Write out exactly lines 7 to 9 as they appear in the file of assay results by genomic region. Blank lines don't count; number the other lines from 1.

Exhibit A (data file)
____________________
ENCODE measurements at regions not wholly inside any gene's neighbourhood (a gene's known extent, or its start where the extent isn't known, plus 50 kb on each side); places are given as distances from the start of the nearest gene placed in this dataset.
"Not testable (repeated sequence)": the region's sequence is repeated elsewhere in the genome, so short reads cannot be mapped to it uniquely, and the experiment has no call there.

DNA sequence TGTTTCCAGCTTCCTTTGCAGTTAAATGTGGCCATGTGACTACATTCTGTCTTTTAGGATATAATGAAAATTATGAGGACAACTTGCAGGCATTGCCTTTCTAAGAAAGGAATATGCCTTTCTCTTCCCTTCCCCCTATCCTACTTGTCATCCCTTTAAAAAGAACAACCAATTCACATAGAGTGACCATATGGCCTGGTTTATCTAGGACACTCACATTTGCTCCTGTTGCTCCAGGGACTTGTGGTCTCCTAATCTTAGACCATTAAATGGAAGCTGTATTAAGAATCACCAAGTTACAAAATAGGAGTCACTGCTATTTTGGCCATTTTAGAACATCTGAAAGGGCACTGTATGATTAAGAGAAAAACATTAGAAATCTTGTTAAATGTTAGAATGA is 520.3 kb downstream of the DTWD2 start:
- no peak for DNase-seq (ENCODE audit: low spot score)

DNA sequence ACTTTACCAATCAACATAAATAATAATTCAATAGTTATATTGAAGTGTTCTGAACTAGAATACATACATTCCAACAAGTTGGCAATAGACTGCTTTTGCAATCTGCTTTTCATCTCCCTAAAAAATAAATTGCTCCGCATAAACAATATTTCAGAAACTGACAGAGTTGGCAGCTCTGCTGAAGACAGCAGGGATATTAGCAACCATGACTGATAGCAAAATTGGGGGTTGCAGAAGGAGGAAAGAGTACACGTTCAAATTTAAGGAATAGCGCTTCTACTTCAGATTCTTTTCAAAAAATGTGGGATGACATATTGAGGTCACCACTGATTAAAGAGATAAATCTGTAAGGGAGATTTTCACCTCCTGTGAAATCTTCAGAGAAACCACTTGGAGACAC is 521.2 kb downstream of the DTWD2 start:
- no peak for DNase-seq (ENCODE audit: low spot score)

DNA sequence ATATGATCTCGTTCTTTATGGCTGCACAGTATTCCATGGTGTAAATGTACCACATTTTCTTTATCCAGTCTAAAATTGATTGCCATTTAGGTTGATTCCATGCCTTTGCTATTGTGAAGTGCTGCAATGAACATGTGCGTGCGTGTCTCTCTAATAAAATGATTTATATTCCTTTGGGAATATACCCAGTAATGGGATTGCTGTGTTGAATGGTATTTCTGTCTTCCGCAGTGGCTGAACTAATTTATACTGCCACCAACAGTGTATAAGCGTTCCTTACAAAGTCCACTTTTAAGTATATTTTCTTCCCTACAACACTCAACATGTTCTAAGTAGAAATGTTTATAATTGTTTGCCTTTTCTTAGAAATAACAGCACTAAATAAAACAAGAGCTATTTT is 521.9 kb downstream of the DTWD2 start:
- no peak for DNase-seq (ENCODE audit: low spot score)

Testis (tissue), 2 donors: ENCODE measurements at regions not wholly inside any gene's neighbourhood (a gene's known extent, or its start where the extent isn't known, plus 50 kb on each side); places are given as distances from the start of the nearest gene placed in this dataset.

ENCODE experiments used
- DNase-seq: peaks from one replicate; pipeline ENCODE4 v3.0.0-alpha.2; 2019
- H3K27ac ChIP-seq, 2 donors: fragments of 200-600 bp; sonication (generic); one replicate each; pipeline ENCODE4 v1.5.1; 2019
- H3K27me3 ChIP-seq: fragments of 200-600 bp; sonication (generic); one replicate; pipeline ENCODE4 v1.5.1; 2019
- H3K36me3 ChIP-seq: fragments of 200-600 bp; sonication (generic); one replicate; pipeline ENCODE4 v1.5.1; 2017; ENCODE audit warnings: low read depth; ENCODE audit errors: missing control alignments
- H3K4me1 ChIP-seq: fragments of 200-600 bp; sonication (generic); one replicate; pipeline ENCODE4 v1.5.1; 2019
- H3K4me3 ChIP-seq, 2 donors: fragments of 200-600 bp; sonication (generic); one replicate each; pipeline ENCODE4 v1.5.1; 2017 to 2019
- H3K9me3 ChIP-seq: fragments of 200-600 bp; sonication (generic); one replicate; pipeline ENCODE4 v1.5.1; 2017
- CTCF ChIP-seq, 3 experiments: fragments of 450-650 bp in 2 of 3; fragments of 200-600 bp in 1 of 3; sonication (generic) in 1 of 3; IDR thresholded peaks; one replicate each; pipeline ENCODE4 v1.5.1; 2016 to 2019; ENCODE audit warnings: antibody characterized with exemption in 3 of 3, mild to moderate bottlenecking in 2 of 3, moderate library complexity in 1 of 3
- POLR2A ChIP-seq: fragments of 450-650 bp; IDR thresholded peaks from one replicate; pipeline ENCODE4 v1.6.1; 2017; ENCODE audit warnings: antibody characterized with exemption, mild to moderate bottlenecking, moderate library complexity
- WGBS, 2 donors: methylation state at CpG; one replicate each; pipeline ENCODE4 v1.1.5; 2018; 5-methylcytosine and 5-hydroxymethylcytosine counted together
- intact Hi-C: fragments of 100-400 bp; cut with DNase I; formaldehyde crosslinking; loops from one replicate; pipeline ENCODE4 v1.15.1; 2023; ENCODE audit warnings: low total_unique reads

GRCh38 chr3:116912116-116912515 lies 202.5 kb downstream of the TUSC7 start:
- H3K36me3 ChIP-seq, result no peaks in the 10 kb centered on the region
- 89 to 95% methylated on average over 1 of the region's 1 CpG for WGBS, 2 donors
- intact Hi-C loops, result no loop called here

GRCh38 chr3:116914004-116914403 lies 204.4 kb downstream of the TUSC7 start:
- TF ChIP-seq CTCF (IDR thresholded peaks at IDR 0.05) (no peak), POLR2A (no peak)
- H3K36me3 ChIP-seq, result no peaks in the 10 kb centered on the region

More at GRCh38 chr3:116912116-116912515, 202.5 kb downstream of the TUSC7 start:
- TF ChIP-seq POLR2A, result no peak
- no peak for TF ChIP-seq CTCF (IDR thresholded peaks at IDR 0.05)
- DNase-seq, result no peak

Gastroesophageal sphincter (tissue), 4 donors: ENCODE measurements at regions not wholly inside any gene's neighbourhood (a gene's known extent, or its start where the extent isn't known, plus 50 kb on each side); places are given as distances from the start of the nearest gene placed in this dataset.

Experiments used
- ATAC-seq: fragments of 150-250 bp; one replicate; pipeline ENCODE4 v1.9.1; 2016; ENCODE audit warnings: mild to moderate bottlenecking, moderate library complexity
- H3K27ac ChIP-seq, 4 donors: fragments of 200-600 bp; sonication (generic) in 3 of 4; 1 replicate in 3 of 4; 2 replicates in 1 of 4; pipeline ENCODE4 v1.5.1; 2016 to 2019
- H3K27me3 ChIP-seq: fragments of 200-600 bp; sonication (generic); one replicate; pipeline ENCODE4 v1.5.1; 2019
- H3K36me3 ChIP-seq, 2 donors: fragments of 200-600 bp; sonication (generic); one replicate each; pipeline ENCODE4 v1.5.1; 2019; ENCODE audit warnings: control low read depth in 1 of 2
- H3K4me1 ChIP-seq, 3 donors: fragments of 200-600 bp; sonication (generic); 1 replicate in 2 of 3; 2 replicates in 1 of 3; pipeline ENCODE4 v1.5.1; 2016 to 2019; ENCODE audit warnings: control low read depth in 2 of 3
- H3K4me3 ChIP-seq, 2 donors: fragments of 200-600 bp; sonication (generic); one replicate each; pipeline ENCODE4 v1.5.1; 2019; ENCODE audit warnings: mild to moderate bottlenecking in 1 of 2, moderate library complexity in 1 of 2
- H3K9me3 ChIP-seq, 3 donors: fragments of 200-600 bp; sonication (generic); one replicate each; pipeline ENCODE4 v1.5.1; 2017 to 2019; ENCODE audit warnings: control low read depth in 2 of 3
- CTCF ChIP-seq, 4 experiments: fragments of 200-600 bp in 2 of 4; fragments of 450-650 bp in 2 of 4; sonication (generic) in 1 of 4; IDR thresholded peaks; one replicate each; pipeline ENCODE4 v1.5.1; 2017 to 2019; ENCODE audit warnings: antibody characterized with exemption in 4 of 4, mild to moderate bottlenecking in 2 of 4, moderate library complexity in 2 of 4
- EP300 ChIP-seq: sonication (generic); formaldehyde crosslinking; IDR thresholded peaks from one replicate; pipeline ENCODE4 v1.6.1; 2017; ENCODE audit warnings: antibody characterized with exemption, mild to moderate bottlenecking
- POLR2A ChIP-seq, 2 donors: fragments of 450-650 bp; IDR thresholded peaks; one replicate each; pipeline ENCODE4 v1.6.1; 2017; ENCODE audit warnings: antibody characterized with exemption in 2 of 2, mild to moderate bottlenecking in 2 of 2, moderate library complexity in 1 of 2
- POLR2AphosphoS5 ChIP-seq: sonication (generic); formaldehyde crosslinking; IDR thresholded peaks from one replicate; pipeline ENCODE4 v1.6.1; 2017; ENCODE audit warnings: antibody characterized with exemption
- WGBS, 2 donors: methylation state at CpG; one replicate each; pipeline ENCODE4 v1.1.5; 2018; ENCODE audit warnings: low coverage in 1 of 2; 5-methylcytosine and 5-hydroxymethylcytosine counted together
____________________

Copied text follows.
DNA sequence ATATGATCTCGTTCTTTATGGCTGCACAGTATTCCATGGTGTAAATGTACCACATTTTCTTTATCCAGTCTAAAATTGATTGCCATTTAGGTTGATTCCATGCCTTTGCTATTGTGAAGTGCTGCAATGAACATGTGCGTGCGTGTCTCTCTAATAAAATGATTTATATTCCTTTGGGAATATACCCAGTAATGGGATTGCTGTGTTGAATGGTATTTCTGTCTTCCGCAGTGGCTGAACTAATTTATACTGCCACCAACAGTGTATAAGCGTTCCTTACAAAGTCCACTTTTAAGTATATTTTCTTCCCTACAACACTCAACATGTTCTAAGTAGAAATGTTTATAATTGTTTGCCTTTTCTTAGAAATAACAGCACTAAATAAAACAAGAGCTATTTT is 521.9 kb downstream of the DTWD2 start:
- no peak for DNase-seq (ENCODE audit: low spot score)

Testis (tissue), 2 donors: ENCODE measurements at regions not wholly inside any gene's neighbourhood (a gene's known extent, or its start where the extent isn't known, plus 50 kb on each side); places are given as distances from the start of the nearest gene placed in this dataset.